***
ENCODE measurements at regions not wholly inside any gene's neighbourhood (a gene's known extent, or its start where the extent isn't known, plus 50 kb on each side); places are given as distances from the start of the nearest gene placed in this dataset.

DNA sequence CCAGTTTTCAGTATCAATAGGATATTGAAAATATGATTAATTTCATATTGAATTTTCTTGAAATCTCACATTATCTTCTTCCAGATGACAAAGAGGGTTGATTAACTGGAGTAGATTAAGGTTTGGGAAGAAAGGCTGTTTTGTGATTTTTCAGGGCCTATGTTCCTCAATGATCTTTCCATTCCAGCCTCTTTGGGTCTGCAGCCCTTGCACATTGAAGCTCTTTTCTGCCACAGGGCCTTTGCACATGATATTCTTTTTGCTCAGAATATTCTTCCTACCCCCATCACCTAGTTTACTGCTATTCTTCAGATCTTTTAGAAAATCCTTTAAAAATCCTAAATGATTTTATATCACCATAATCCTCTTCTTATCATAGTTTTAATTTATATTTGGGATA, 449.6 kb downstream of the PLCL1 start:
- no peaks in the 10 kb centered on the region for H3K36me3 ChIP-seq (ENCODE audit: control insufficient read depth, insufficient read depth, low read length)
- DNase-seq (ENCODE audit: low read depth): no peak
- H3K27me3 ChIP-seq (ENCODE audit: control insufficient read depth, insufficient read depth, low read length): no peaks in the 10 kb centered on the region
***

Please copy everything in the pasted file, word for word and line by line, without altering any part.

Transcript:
ENCODE measurements at regions not wholly inside any gene's neighbourhood (a gene's known extent, or its start where the extent isn't known, plus 50 kb on each side); places are given as distances from the start of the nearest gene placed in this dataset.

DNA sequence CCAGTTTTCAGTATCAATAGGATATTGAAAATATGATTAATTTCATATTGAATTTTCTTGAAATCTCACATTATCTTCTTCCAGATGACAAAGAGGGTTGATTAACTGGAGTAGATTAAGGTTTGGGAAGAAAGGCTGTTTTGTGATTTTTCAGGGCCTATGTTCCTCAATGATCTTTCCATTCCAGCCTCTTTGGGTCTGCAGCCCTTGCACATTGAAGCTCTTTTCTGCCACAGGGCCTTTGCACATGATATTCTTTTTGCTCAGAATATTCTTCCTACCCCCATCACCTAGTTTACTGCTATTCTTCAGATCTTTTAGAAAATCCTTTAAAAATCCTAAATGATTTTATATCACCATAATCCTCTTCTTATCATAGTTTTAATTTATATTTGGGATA, 449.6 kb downstream of the PLCL1 start:
- no peaks in the 10 kb centered on the region for H3K36me3 ChIP-seq (ENCODE audit: control insufficient read depth, insufficient read depth, low read length)
- DNase-seq (ENCODE audit: low read depth): no peak
- H3K27me3 ChIP-seq (ENCODE audit: control insufficient read depth, insufficient read depth, low read length): no peaks in the 10 kb centered on the region